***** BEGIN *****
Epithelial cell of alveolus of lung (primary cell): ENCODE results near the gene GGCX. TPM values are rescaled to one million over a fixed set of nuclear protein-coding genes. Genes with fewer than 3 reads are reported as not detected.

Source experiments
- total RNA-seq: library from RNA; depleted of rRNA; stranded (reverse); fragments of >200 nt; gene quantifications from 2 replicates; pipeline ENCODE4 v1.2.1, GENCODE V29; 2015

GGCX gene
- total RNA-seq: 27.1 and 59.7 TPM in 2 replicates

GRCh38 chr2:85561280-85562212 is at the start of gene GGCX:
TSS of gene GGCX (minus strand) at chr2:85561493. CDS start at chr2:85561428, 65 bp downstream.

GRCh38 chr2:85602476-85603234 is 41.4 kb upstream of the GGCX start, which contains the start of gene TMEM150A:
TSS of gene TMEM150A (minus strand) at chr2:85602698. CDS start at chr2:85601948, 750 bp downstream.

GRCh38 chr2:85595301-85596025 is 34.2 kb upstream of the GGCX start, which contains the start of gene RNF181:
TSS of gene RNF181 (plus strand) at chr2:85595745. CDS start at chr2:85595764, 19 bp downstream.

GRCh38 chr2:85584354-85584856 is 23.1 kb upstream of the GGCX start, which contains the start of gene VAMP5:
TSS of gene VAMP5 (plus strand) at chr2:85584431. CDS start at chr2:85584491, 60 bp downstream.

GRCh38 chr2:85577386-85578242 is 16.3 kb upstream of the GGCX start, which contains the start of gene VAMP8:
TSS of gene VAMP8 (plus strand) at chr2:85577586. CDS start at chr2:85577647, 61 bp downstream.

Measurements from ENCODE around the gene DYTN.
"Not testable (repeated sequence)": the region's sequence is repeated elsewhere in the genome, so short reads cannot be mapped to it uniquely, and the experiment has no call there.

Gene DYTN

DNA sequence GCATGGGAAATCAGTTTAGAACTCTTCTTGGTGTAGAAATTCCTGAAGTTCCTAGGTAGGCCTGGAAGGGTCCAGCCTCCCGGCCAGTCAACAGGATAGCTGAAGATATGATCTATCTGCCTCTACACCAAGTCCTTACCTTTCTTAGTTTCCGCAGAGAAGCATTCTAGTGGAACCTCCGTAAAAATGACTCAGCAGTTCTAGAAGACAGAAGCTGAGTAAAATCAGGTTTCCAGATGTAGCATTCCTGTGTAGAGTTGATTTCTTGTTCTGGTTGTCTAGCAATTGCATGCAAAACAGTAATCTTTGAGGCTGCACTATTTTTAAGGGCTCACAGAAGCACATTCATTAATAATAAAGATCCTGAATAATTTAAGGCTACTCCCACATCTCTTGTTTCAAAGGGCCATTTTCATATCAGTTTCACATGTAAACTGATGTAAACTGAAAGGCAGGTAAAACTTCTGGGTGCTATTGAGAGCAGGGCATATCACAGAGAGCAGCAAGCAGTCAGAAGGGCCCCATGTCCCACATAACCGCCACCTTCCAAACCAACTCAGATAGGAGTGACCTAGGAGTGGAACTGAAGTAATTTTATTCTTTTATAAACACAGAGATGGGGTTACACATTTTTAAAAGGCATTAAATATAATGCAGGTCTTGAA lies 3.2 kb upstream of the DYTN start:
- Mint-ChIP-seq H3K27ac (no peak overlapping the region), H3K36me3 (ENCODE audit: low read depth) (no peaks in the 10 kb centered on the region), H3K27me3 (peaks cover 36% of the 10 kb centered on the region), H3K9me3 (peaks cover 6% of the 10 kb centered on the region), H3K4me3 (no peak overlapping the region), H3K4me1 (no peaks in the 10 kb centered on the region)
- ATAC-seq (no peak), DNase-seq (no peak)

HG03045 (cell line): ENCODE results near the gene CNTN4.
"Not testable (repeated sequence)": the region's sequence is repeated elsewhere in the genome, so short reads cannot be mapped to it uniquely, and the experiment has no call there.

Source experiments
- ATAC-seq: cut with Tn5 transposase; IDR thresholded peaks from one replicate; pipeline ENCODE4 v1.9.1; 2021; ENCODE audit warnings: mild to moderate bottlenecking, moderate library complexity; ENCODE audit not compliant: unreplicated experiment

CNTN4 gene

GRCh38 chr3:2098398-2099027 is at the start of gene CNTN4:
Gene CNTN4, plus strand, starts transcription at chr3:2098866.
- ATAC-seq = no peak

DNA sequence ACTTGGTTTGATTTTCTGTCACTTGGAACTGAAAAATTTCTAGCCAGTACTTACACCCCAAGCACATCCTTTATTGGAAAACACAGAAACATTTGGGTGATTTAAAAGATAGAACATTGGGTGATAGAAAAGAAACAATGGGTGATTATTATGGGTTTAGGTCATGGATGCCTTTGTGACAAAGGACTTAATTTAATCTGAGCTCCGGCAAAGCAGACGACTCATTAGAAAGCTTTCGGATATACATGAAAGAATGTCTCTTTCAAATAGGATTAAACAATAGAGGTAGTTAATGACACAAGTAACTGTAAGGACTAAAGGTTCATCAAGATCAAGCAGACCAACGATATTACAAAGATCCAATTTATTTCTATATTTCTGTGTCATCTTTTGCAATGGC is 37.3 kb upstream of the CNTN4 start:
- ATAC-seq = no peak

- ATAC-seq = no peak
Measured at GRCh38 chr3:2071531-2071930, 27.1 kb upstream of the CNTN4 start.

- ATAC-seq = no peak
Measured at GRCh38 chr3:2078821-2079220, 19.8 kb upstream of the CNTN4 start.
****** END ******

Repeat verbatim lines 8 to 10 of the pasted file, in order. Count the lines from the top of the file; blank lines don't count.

GRCh38 chr2:85602476-85603234 is 41.4 kb upstream of the GGCX start, which contains the start of gene TMEM150A:
TSS of gene TMEM150A (minus strand) at chr2:85602698. CDS start at chr2:85601948, 750 bp downstream.

GRCh38 chr2:85595301-85596025 is 34.2 kb upstream of the GGCX start, which contains the start of gene RNF181: